Autoregulatory CD8 T-Cells Modulate CNS Autoimmune Disease by Targeting Encephalitogenic CD4 T-Cells




Ortega, Sterling Bolivar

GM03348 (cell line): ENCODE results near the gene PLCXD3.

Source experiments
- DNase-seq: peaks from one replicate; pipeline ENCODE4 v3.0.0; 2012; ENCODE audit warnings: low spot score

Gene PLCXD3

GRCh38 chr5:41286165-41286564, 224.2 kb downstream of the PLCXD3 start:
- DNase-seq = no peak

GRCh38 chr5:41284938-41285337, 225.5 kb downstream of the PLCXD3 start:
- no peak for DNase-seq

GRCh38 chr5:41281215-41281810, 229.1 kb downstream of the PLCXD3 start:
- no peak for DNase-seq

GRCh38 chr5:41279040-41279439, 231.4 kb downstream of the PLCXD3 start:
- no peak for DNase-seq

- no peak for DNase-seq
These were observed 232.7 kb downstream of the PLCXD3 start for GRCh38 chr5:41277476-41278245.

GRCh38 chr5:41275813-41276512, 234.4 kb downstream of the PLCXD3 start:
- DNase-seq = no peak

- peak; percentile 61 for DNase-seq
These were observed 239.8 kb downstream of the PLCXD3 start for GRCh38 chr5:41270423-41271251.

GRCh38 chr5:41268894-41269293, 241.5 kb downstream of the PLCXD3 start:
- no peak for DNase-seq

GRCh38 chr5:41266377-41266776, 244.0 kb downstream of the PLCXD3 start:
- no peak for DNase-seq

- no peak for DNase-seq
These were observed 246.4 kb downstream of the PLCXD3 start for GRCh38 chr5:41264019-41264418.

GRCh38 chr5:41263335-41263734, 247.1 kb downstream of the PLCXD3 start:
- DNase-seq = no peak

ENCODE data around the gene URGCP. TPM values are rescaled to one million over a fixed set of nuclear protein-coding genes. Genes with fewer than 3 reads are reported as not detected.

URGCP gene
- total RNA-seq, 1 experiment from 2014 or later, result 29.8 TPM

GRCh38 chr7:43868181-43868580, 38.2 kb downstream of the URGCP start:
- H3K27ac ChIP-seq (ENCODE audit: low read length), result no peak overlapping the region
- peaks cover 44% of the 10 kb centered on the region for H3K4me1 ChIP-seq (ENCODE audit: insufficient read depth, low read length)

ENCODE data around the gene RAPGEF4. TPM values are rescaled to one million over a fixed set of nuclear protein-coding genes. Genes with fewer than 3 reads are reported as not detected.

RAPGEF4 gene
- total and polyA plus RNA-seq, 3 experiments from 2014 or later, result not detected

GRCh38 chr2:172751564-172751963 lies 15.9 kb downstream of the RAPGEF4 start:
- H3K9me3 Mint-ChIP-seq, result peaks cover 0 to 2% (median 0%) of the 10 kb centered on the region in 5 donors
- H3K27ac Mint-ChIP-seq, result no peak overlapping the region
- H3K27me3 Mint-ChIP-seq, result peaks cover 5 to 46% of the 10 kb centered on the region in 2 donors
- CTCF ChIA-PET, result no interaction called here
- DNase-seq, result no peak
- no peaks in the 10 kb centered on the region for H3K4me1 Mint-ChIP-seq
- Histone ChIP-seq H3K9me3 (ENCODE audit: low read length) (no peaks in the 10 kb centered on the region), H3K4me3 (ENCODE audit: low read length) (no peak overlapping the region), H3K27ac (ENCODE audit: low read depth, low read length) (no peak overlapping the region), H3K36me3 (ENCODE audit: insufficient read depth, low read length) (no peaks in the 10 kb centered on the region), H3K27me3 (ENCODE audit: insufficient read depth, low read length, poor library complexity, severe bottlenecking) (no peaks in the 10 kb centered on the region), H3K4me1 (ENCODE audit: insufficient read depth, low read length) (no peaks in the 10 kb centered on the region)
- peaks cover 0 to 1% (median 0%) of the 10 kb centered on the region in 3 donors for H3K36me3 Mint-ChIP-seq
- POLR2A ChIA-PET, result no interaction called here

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Multiple Sclerosis (MS) is a disease, which presents with neurological dysfunction and is believed to have an immunological etiology. Lesions in the central nervous system (CNS) are characterized by an inflammatory cellular infiltration and demyelination of neuronal axons. It is believed that myelin sheath-targeting CD4 T-cells are important mediators of this disease. While it is known that CD8 T-cells are present, oligoclonally expanded and are the predominant T-cell population in the MS CNS lesion, their antigen specificity and function remains to be elucidated. Using a murine model of MS, experimental autoimmune encephalomyelitis (EAE), we are currently evaluating the role of these poorly studied myelin antigen-specific CD8 T-cells in the context of this autoimmune disease. We have observed that myelin oligodendrocyte glycoprotein peptide (MOG₃₅₋₅₅)-specific CD8 T-cells do not mediate EAE, but in fact are capable of suppressing both de novo and established clinical disease. Corroborating these data, CD8-/- C57BL/6 mice are now shown to exhibit a more severe EAE. However, the characterization, mechanism of action and cellular targets of these autoreactive regulatory CD8 T-cells are still unknown. Initial observations revealed that disease ameliorating CD8 T-cells are not unique to MOG₃₅₋₅₅-induced EAE, as proteolipid protein peptide (PLP₁₇₈₋₁₉₁)-induced EAE in B6 and SJL mice strains were capable of generating disease ameliorating CNS antigen-specific CD8 T-cells. Autoreactive regulatory (autoregulatory) CD8 T-cells exhibit a central memory phenotype (CCR7+CD62L+CD44-) and produce IFN-γ and perforin. Disease suppression by these cells is dependent on recognition of cognate antigen in vivo within the context of MHC Class Ia. These cells do not traffic to the CNS upon transfer into naïve mice; however, they gain CNS access following induction of CNS inflammation, suggesting both a peripheral immune compartment and CNS mechanism of action. Interestingly, autoregulatory CD8 T-cell-mediated suppression is IFN-γ and perforin-dependent and can be augmented by IL-12 in vitro modulation. Next, we asked whether autoregulatory CD8 T-cells could directly target encephalitogenic myelin-specific CD4 T-cells. We now report that treatment with myelinspecific CD8 T-cells results in significantly attenuated adoptive (CD4 T-cell mediated) EAE. Moreover, increased disease severity in CD8-/- mice correlated with an increase in autoreactivity and inflammatory cytokine production by myelin-specific CD4 T-cells. This is reversible upon adoptive transfer of MOG₃₅₋₅₅-specific CD8 T-cells. Targeting of encephalitogenic CD4 T-cells by myelin-specific CD8 T-cells is sufficient, as induction of wildtype adoptive EAE in KᵇDᵇ-/- recipient mice could be suppressed. In vivo proliferation assays revealed a global suppression/cytotoxicity of MOG-specific CD4 T-cells. These studies define the immune regulatory function of autoreactive CD8 T-cells in EAE. Our results demonstrate that autoregulatory CD8 T-cells have an important disease ameliorating role in EAE, which is a disease of perturbed immune regulation. Understanding this arm of the adaptive immune system offers a promising strategy for immunotherapeutic intervention of MS.

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